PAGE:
Welcome back! As classes begin we wanted to help you get the semester off on the right foot by offering a list of ten recommendations that can help you have a successful semester teaching.
1. Review important documents, such as the Guidelines for Instructors and Students on Remote Teaching, Learning, and Assessment for Winter 2021
- The Guidelines for Instructors and Students on Remote Teaching, Learning, and Assessment contain updated and important information about teaching this semester. A section on Resources to Support the Implementation of the Guidelines has been added.
- The Teaching and Learning Remotely Guide addresses 14 frequently asked questions about teaching remotely at McGill.
- The Adapting Your Course for Remote Teaching resource document offers more in-depth information on course planning.
2. Watch a Webinar on preparing for remote teaching
- Designing assessments for remote delivery
- Promoting student interaction and engagement for remote learning
- Engaging students online with Zoom: Taking Zoom to the next level
- Designing and implementing effective teamwork assignments
- and many more
3. Prepare your course in myCourses
Check the documentation for preparing your course in myCourses, which includes topics such as:
- Ensuring Zoom and Lecture Recordings links are on your navigation bar
- Scheduling your Zoom sessions
- Uploading course content
- Organizing and setting up discussions
- Creating assignments
- Creating quizzes
- Setting up your gradebook
All instructors are also registered for myCourses Essentials, a self-paced module in myCourses which provides an introduction to key myCourses features, recommended practices for using myCourses, and tutorials on some of the most commonly used myCourses tools.
4. Curate (find and select) appropriate online learning materials for your course
The McGill Library is here for you! Contact your liaison librarian, who can help you access online materials in the McGill Library collection; identify Open Educational Resources (OER) in your discipline; and more!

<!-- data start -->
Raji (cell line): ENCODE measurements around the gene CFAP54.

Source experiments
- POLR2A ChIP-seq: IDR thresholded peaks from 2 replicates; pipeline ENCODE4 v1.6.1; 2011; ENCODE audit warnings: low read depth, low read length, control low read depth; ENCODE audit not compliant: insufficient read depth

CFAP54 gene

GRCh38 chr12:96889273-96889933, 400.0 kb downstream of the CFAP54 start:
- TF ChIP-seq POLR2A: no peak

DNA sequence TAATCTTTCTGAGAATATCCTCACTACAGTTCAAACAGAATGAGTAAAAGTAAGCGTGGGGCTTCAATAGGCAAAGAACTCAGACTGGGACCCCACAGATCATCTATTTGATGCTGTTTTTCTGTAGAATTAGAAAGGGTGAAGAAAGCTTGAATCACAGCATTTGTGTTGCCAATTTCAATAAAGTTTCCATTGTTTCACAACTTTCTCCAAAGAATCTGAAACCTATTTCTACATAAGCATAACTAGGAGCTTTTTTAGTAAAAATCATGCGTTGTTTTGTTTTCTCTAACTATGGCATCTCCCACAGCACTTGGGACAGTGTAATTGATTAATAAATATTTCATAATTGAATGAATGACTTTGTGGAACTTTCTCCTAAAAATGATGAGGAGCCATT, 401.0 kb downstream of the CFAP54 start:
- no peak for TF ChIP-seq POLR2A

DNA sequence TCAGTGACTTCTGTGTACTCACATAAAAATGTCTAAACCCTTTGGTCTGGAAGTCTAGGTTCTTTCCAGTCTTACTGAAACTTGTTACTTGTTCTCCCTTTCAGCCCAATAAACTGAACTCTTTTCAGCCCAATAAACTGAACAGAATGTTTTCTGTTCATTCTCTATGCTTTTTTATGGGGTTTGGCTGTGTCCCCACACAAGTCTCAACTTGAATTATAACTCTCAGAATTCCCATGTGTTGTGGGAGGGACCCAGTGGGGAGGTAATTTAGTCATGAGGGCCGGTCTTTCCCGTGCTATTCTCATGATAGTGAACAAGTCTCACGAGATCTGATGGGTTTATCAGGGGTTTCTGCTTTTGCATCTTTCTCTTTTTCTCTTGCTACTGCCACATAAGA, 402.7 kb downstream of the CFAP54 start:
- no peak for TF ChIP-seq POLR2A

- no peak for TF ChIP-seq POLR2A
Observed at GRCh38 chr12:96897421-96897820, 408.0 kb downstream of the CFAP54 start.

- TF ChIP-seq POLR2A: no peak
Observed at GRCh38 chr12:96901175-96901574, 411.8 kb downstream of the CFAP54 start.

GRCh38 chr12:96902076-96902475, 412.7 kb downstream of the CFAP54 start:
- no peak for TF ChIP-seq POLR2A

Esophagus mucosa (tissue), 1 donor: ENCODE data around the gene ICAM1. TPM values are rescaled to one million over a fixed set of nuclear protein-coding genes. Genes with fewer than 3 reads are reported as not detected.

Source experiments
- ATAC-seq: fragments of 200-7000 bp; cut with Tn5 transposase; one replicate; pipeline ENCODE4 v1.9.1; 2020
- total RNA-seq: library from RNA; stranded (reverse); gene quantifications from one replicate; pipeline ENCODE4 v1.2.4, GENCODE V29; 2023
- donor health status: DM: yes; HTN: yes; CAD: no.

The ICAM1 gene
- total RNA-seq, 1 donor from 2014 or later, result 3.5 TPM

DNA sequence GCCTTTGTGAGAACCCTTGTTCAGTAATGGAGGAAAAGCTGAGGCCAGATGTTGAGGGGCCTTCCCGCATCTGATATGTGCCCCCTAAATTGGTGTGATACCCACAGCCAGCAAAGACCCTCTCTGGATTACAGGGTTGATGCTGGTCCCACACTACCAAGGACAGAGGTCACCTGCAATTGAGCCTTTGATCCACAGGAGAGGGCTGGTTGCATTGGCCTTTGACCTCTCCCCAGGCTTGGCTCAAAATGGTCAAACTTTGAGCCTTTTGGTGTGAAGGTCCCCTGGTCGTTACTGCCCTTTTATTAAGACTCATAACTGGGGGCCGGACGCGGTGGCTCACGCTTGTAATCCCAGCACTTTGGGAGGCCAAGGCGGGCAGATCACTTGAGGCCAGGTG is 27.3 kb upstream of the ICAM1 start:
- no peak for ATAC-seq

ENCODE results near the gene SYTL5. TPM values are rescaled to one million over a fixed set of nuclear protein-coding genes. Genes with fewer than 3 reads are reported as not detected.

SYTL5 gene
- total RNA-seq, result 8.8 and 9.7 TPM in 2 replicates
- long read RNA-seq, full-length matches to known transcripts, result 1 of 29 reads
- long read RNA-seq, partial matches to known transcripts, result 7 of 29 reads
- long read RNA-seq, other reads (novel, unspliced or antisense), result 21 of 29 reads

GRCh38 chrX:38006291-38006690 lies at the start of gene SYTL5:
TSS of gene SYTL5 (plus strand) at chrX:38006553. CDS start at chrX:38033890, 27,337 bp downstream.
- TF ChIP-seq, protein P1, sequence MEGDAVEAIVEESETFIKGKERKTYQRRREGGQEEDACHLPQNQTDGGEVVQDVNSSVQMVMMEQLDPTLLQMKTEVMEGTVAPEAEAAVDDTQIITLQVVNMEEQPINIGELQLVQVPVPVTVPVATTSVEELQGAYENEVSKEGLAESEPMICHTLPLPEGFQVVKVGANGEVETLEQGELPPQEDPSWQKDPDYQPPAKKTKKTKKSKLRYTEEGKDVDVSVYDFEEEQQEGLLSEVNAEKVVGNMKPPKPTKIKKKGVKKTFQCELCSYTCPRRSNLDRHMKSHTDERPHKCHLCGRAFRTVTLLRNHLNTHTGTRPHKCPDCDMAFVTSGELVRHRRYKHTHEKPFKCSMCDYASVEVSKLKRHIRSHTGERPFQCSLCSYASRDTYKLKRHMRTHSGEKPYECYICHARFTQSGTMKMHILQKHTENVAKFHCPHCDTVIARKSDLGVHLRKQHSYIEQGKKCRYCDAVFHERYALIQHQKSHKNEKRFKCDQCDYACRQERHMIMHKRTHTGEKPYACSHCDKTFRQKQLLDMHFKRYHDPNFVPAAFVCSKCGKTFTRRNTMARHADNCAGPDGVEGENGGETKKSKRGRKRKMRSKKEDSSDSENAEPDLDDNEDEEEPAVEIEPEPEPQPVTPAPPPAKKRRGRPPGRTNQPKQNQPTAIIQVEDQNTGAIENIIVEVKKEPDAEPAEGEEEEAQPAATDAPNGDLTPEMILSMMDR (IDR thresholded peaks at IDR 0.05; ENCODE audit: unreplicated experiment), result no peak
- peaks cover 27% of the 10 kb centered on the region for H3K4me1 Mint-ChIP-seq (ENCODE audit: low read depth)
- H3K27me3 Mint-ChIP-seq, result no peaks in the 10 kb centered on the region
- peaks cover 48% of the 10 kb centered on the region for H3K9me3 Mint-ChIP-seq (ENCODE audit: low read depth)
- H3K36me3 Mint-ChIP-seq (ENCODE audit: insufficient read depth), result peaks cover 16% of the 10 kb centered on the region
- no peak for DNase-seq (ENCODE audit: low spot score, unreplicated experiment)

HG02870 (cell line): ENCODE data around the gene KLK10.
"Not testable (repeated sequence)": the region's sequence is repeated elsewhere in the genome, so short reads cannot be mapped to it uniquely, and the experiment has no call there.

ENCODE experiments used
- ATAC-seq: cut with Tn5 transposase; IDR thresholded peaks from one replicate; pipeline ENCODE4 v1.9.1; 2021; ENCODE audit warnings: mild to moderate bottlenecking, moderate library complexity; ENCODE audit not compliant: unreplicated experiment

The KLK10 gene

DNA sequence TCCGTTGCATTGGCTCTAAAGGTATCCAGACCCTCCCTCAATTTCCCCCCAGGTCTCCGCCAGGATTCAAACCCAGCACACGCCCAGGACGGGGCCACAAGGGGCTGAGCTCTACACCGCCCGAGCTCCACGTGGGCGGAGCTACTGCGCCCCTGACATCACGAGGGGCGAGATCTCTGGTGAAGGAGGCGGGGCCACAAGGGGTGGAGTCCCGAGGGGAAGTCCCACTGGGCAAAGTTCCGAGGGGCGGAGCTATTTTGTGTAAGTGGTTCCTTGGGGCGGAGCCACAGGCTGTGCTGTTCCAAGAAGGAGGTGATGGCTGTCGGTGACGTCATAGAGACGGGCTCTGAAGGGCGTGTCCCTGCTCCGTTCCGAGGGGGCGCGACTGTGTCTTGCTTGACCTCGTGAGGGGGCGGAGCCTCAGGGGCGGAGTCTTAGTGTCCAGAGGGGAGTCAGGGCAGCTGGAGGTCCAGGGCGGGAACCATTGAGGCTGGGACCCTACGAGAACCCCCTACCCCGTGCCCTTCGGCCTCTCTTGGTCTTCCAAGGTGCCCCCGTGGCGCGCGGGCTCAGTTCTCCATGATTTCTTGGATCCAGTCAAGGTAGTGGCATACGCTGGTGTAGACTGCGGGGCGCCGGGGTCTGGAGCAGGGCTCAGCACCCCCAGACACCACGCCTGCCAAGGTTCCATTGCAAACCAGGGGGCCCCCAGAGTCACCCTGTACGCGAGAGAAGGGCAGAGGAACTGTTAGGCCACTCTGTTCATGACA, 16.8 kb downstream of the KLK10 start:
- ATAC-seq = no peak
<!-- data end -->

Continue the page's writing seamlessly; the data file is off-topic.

Also check TLS’ Preparing course content webinar recording, where you will find links to many resources that address adding content to your course.
5. Plan strategies for promoting engagement and well-being
- Check out these guidelines on how to promote engagement in remote coursework.
- See four examples of how classes can be adapted to Zoom sessions so that students remain active and interested during fixed (live) sessions.
- Consider implementing these tips for enhancing student wellness.
6. Plan assessments
The Adapting your Assessment Strategies for Remote Teaching resource document offers guidelines to help you plan assessments that link to learning; allow students to demonstrate their learning in a variety of ways; foster a climate for academic integrity; and provide opportunities for practice and feedback.
If you plan to create multiple versions of an exam, check out these instructions for randomizing questions and creating question sections in myCourses.
7. Address academic integrity
New this semester! Urkund/Ouriginal is a text-matching tool connected to the Assignments tool in myCourses that is designed to support academic integrity. Use text-matching to compare students’ submissions against multiple sources (e.g., Internet, scholarly journals and publications, and student submissions) and obtain analysis reports. See the documentation on Text-Matching in myCourses (Urkund/Ouriginal) for details on how to enable and use the tool.
8. Get ready to use Zoom
- Make sure you have the equipment you need.
- Consult the Remote Teaching Checklist — a quick reference for teaching with Zoom that addresses important considerations for before, during, and after.
- Check the Zoom for Remote Teaching page, which has everything you need to know about using Zoom for teaching at McGill.
9. Request IT support
10. Request a consultation with TLS
Remember that TLS is here to support McGill instructors. Book a one-on-one consultation to learn more about teaching and assessment strategies that are appropriate for your course, and the tools to implement them.
Keep things simple, interactive, and engaging. Have a great semester!